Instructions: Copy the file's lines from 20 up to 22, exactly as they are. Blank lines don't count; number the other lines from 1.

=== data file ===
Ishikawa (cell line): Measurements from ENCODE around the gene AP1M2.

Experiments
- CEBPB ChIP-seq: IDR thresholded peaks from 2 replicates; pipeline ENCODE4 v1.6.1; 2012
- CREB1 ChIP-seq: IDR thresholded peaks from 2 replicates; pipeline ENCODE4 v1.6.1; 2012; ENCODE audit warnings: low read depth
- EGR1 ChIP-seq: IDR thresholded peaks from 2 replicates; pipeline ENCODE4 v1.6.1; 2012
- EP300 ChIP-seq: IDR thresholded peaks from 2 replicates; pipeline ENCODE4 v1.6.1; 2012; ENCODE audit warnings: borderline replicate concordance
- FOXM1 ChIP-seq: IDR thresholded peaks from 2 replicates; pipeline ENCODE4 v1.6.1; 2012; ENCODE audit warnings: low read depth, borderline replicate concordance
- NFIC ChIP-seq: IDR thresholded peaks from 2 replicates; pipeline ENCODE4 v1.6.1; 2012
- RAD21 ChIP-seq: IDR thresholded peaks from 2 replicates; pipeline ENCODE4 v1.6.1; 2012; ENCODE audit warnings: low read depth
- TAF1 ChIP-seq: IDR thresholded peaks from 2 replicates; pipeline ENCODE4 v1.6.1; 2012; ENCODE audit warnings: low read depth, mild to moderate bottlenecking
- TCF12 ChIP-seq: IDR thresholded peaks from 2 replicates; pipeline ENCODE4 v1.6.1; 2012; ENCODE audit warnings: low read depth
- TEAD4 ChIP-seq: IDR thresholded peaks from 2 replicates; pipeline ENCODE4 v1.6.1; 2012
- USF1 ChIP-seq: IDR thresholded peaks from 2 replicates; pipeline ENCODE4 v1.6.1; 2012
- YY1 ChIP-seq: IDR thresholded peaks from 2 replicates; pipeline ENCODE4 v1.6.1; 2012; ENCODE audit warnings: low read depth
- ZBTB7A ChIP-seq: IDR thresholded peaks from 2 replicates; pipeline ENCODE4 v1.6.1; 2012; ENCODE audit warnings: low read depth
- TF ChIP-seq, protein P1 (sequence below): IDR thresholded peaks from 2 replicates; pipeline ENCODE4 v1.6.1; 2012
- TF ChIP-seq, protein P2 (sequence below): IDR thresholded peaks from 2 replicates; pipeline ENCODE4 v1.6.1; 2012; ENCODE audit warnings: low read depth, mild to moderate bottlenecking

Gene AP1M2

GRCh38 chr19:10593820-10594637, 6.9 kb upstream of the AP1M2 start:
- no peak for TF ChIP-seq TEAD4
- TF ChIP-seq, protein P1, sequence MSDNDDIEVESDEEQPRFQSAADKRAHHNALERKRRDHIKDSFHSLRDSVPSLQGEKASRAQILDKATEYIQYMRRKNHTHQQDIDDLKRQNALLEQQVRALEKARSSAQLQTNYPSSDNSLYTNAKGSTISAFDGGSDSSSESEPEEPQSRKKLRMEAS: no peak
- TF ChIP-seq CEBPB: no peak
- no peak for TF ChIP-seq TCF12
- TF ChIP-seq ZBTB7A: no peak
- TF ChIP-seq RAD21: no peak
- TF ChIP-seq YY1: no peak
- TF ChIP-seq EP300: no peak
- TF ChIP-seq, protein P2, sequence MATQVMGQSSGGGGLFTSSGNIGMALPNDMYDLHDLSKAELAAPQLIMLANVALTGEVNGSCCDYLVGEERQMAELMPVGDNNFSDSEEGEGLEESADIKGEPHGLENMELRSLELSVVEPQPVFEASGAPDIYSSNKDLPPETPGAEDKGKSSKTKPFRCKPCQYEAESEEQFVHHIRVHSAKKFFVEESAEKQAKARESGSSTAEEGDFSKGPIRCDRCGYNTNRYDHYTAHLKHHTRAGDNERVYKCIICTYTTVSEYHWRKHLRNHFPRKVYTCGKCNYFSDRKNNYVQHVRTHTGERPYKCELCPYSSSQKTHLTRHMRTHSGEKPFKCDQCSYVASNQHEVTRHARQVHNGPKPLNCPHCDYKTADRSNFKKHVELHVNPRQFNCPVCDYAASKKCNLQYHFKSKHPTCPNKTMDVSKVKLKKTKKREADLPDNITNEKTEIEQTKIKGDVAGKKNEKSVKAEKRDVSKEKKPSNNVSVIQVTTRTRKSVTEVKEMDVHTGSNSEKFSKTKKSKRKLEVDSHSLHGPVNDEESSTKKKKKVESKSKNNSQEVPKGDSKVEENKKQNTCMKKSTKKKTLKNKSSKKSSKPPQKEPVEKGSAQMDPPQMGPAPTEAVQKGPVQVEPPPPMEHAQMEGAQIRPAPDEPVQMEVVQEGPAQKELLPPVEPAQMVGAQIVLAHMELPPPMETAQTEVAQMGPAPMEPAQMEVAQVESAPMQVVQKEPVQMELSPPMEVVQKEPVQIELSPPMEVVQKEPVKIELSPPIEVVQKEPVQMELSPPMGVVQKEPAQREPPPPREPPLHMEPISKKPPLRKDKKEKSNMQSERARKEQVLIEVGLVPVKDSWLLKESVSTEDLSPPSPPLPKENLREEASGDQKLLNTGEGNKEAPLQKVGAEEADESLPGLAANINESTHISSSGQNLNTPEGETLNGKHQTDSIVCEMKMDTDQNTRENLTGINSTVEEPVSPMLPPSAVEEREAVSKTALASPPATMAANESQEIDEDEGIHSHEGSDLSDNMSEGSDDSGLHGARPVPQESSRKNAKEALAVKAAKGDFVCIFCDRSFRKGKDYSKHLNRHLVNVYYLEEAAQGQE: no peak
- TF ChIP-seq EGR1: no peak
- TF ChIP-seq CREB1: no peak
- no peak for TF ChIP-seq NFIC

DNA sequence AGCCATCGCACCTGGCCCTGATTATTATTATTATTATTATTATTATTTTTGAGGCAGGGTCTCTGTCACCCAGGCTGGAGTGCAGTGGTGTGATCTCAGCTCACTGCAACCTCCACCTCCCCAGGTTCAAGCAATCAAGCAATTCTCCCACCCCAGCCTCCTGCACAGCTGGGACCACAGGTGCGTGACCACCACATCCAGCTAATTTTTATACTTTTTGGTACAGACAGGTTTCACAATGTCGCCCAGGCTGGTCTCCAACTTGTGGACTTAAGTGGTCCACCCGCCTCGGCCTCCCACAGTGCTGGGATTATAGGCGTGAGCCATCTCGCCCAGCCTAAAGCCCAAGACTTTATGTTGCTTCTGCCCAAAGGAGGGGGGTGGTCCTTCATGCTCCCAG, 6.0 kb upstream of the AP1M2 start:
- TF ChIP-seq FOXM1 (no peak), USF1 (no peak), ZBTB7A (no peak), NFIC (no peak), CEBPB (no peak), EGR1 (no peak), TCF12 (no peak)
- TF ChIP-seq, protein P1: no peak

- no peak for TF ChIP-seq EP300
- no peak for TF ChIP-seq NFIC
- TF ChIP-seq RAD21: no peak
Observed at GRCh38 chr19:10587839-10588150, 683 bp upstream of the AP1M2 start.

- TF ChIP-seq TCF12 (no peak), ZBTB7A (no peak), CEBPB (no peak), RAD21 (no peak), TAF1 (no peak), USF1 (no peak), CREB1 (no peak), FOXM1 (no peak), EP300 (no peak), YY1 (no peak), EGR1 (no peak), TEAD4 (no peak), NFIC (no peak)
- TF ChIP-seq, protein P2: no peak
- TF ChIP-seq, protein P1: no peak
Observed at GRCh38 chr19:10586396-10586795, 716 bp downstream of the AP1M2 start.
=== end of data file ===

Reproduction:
- no peak for TF ChIP-seq TEAD4
- TF ChIP-seq, protein P1, sequence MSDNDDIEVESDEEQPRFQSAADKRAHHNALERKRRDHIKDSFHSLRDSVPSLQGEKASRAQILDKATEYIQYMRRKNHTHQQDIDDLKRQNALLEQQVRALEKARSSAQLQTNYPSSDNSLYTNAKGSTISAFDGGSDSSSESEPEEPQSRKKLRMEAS: no peak
- TF ChIP-seq CEBPB: no peak